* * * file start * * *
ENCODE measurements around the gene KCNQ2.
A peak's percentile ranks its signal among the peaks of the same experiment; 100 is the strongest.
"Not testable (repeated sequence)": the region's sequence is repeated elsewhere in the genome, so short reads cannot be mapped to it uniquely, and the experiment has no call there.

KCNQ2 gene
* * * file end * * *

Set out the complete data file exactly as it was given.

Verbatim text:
ENCODE measurements around the gene KCNQ2.
A peak's percentile ranks its signal among the peaks of the same experiment; 100 is the strongest.
"Not testable (repeated sequence)": the region's sequence is repeated elsewhere in the genome, so short reads cannot be mapped to it uniquely, and the experiment has no call there.

KCNQ2 gene